Back to Ext4 from Btrfs
After using Btrfs on both my work and home machines, I’m switching back to ext4. I actually like Btrfs and I wish I could keep using it, but I had two major issues.
The first one and this was enough for me to switch back to ext4, Google Chrome startup time was almost 10 times slower. At first I didn’t realize it was Btrfs causing this, but after some investigation, it’s noticeable how fragmentation affects some applications using Btrfs. I actually switched my work machine to ext4 after I found I could not use the virtual machines I had anymore, because it kept reading the disk for hours at anything I did in the virtual machine (in the end they could not even boot anymore). Btrfs is not always slower, or at least not noticeable, but for a few scenarios that can cause fragmentation, they really do make Btrfs unusable for me.
The second one might just be a misunderstanding of my part, but I read manuals and wikis and could not find an answer. I started with one 150GB partition at work and had another 150GB partition if I wanted to easily switch back to ext4. Then I wanted to test adding multiple devices to Btrfs, which it makes really easy, and added the other partition to the first and did a balance operation, so data was distributed between them. What I did not realize, is that by doing that it created a RAID 1 with my partitions. As far as I know, RAID 1 with two partitions in the same drive are just useless, it just duplicates data between both partitions. After reading more manuals, I learned that on creation time you can control the RAID level, but I found no way to do it afterwards. And the worst of it, I found no way to degrade back to RAID 0, so I found no way to remove the second partition from the filesystem, which means I ended up with 300GB of space being used as 150GB.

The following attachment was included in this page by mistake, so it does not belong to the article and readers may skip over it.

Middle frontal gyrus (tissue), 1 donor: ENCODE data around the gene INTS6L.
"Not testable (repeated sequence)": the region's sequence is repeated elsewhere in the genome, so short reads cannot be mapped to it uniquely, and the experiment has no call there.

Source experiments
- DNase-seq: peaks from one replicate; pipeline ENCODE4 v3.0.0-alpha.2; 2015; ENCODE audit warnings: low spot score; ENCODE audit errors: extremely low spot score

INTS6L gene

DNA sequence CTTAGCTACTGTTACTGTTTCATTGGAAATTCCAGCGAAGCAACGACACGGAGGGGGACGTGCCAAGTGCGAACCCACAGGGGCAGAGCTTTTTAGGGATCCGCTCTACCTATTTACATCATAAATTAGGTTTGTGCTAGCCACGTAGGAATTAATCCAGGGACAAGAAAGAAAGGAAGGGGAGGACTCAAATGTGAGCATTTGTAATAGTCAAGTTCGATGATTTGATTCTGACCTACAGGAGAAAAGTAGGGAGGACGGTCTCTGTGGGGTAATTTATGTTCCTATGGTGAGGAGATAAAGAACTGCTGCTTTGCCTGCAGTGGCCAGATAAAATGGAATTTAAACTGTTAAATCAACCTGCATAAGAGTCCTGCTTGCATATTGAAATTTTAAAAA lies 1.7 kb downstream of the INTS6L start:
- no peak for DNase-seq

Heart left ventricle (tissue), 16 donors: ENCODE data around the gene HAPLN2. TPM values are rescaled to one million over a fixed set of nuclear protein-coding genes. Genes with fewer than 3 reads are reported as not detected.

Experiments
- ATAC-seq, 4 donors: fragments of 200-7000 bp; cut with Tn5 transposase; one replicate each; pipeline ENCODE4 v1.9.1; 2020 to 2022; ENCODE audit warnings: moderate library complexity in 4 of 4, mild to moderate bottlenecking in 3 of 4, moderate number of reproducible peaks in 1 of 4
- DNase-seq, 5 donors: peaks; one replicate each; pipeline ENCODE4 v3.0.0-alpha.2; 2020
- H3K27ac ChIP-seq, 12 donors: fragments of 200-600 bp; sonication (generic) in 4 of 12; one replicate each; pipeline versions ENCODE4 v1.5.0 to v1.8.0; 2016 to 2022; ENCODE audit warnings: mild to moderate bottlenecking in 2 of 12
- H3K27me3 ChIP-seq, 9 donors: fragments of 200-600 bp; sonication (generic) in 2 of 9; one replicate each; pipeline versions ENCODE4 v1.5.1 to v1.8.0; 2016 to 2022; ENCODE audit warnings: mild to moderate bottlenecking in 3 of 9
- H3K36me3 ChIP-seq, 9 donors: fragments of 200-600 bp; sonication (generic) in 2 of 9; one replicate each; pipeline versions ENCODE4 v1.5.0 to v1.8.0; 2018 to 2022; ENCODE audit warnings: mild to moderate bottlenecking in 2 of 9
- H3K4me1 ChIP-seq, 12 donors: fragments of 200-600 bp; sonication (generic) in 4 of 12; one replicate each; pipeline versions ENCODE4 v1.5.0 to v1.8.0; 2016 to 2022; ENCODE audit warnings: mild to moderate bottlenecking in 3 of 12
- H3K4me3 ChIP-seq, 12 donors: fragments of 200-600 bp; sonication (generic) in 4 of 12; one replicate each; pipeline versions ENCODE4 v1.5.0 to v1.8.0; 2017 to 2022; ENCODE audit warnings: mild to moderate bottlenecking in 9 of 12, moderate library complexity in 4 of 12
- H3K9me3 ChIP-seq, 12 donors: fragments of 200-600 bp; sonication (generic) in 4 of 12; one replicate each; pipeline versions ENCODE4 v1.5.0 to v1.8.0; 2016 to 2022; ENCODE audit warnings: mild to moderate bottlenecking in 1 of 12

And another issue I had, it was not always obvious how much disk space I had free. In some places it indicated 300GB, others 150GB. And in my home machine I even had an out of free space error when it indicated I had 6GB free.
Despite its powerful features, I could not justify the problems I had. Actually, I was not using snapshots and sobvolumes as much as I expected. I believe this may change as more tools are written to take advantage of these features.
I knew well before I started using it that it’s not production ready or even finished yet. Btrfs is definitely a step in the right direction and I hope I can try using it again in some time. It even managed not to lose any of my data despite me poking with stuff I did not understand.